Craig Detweiler draws on art history, psychology, and religion to argue that staring at ourselves can be an act of faith.
Glimpses into the faith of snake-handling holiness Christians
Fiction and photographs offer nuanced depictions of conflict.
Theologies of entitlement, enslaving, and extinguishing indigenous communities have shaped policy since the 15th century.
In a gallery or on Instagram, a camera's lens poses ethical questions.
Like Dmitri Karamazov, Robert Mapplethorpe knows that the beautiful is a battleground—and he's happy to play on the devil's side.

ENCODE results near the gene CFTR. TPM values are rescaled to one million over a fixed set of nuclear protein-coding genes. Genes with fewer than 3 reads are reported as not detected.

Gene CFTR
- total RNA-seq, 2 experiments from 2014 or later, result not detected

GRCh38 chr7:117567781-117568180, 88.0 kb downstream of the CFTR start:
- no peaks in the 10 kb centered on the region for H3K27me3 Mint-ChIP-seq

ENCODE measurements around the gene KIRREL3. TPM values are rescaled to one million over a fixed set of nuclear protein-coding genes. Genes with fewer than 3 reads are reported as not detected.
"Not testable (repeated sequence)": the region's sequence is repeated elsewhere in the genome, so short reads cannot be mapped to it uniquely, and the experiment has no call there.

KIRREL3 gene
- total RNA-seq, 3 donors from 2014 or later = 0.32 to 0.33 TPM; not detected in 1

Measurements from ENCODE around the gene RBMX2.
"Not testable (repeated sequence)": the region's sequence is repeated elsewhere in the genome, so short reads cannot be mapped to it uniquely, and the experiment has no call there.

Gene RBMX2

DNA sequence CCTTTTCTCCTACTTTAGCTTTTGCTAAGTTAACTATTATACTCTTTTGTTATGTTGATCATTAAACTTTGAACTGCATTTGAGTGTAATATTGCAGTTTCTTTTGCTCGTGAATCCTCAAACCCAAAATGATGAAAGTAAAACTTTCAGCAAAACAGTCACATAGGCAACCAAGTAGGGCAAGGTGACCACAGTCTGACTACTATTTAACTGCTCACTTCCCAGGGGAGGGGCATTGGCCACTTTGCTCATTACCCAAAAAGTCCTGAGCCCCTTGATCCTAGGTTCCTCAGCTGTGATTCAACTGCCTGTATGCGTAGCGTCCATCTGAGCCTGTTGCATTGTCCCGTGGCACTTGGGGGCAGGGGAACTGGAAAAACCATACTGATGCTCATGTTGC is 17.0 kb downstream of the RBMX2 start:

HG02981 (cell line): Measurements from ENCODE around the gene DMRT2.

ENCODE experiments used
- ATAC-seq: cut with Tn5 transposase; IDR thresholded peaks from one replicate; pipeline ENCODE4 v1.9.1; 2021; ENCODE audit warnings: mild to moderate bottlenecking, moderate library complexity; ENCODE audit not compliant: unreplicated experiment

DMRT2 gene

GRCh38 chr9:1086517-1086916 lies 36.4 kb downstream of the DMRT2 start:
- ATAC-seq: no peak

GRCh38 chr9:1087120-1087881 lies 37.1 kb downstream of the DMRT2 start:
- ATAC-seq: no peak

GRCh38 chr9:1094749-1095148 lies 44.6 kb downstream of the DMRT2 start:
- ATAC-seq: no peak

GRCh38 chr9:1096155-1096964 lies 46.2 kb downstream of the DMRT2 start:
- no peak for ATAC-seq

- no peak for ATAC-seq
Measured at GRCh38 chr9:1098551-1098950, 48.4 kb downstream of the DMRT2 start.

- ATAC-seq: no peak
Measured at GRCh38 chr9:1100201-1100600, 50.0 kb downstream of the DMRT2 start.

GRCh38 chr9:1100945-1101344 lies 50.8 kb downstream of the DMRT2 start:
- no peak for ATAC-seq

I grew up around art and a few artists. I looked to people who had a reverence for the world at large. A natural contemplative awareness developed, as in many children before it is covered over. Call it awe, which Abraham Heschel describes as an “intuition for the dignity of all things, a realization that things not only are what they are but also stand, however remotely, for something supreme.” No wonder I became both a photographer and an Episcopal deacon.